Percolation behaviour in high mobility p-channel polymer/small-molecule blend organic field-effect transistors

Jeremy Smith, Martin Heeney, Iain McCulloch, Jennifer Nekuda Malik, Natalie Stingelin, Donal D.C. Bradley, Thomas D. Anthopoulos

Research output: Contribution to journalArticlepeer-review

35 Scopus citations

Abstract

Organic transistors based on blends of 2,8-difluoro-5,11- bis(triethylsilylethynyl) anthradithiophene (diF-TES ADT) and poly(triarylamine) [PTAA] are strong candidates for application in future large-volume organic electronics because of their record breaking carrier mobility and environmental stability. Here we report on the dependence of hole transport on the composition of diF-TES ADT:PTAA blends. Maximum mobility is obtained only for blends containing ≥39 wt.% diF-TES ADT. At compositions below this threshold the hole mobility is drastically reduced and is found to be equal to that of the neat polymer matrix, i.e. PTAA (∼10-3 cm2/V s). Scanning atomic force and polarised light microscopy, combined with differential scanning calorimetry, show that this threshold corresponds to the appearance of crystalline, acene-rich regions in such blend films, and the formation of high mobility conduction pathways between the source and drain electrodes. The dependence of hole mobility on diF-TES ADT concentration can be modelled using a simple percolation model. The present results provide important insights into the microstructure evolution in this high performance semiconducting blend and could prove valuable for the development of the next generation organic transistors.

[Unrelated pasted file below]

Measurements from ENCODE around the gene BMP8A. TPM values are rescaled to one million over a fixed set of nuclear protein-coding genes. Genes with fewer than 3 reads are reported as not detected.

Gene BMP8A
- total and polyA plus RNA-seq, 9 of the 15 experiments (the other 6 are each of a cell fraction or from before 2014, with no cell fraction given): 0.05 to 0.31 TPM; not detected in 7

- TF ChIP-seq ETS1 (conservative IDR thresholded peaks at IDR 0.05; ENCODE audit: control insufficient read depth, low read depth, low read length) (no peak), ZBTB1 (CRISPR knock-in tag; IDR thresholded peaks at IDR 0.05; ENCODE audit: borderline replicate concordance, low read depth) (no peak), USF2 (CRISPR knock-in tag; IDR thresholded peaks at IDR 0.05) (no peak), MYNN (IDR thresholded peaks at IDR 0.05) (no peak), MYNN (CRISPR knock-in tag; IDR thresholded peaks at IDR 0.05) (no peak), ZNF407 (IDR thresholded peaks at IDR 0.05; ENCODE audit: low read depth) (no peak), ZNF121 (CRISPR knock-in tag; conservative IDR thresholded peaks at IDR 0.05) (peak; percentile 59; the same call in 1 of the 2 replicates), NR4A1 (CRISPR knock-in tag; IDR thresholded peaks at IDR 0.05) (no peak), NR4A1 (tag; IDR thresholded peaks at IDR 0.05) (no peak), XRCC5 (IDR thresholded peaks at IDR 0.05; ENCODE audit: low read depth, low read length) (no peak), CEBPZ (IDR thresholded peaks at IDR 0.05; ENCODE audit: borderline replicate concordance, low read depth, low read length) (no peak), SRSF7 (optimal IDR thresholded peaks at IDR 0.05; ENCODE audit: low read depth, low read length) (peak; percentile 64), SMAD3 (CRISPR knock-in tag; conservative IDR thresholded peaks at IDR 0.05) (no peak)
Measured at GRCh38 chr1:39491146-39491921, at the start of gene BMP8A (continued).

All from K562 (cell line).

Original languageEnglish (US)
Pages (from-to)143-147
Number of pages5
JournalOrganic Electronics
Volume12
Issue number1
DOIs
StatePublished - Jan 1 2011
Externally publishedYes

Keywords

  • Blend organic semiconductors
  • Electronic percolation
  • Organic field-effect transistors

ASJC Scopus subject areas

  • Electronic, Optical and Magnetic Materials
  • Biomaterials
  • Chemistry(all)
  • Condensed Matter Physics
  • Materials Chemistry
  • Electrical and Electronic Engineering

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